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Columnist offers to fund drug tests for Florida lawmakers

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Miami Herald columnist Carl Hiaasen told MSNBC’s Rachel Maddow Wednesday that he would be willing to pay for drug tests for the Florida lawmakers who voted to drug test welfare recipients.

“Interestingly, the governor’s pee-in-the-cup mandate doesn’t apply to the one bunch that whizzes away more tax dollars than anyone else — the legislators who pass such useless laws,” Hiassen wrote in a recent column. “I say line up all 160 of ’em for a patriotic whiz-fest at the Capitol clinic. You think more than 2.5 percent might test positive? Let’s find out. And I’ll pay for it out of my own pocket. Seriously.”

Welfare repents were “an easy target,” he explained during an interview with Maddow Wednesday. “This is class warfare. This is picking on the folks who happen to be unemployed, especially the ones with children. And they are testing at such a lower rate than the general population. The most recent federal drug survey shows national drug use at about 8.9 percent — almost nine percent. These people are living like monks compared to them.”

“If you get a majority — close to a majority [of lawmakers] saying yes, I would please like to be there along with a camera crew if you don’t mind,” Maddow said.

“Yeah, but the deal is all or nothing,” Hiaasen remarked. “That’s what they do to the applicants for the welfare fund. It’s all or nothing. Everybody’s got to do it. So, all 160 of these folks have to stand there with their little cup and do the deed. And if the lab sends me a bill, I’ll send a check.”

Watch this video from MSNBC’s The Rachel Maddow Show, broadcast Sept. 28, 2011.

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How Teach for America evolved into an arm of the charter school movement

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When the Walton Family Foundation announced in 2013 that it was donating $20 million to Teach For America to recruit and train nearly 4,000 teachers for low-income schools, its press release did not reveal the unusual terms for the grant.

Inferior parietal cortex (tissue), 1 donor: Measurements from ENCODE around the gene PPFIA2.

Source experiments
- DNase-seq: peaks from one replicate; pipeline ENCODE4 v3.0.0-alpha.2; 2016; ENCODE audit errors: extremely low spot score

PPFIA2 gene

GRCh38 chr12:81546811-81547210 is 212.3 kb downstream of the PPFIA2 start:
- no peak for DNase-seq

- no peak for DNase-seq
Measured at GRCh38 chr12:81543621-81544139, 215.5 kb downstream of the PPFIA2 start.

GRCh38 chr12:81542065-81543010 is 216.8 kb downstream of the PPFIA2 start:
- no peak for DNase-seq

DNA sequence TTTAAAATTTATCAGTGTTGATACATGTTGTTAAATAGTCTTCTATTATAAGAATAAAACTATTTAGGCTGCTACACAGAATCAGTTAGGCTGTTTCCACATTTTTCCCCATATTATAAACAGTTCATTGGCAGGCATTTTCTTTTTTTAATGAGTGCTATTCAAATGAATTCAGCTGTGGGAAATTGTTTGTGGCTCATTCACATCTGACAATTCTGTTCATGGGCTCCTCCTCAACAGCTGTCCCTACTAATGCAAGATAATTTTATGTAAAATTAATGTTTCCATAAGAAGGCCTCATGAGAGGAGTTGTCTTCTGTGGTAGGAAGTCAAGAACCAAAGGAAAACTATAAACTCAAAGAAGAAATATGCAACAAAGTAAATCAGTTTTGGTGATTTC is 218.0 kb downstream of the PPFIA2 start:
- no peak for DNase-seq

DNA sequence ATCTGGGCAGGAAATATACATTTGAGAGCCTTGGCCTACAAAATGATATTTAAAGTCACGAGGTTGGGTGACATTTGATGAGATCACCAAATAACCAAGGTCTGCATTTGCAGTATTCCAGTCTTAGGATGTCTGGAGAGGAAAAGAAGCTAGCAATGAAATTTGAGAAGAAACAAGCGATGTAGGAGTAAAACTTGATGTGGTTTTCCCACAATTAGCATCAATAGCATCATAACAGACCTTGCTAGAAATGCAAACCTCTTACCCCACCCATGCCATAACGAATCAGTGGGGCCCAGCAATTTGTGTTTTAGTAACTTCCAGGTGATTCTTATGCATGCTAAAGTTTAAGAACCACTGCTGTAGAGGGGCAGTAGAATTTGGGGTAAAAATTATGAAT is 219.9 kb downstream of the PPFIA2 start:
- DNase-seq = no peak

Documents obtained by ProPublica show that the foundation, a staunch supporter of school choice and Teach For America’s largest private funder, was paying $4,000 for every teacher placed in a traditional public school — and $6,000 for every one placed in a charter school. The two-year grant was directed at nine cities where charter schools were sprouting up, including New Orleans; Memphis, Tennessee; and Los Angeles.

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A massive power outage like Argentina’s could happen in the US

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Argentina and Uruguay are recovering from nationwide power blackouts that cut electricity to tens of millions of people, including some in Paraguay, Chile and Brazil. The blackout’s cause is under investigation, but something similar could happen in the U.S. – and has.

On Aug. 14, 2003, a software bug contributed to a blackout that left 50 million people across nine U.S. northeastern states and a Canadian province without power. The outage lasted for as long as four days, with rolling blackouts in some areas for days after that.

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US teen killed ‘best friend’ after being promised $9 million online: police

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An American teenager has been charged with conspiring to murder her "best friend" after a man she met online offered her $9 million to commit the crime.

According to investigators, Denali Brehmer, an 18-year-old from Alaska, was recruited to kill her friend by a man a few years her elder, 21-year-old Darin Schilmiller of Indiana.

The pair had previously hooked up online, with Schilmiller assuming a fake identity and posing as a millionaire named "Tyler."

Court documents say that during the course of their online relationship, they discussed a plan to rape and murder someone in Alaska.

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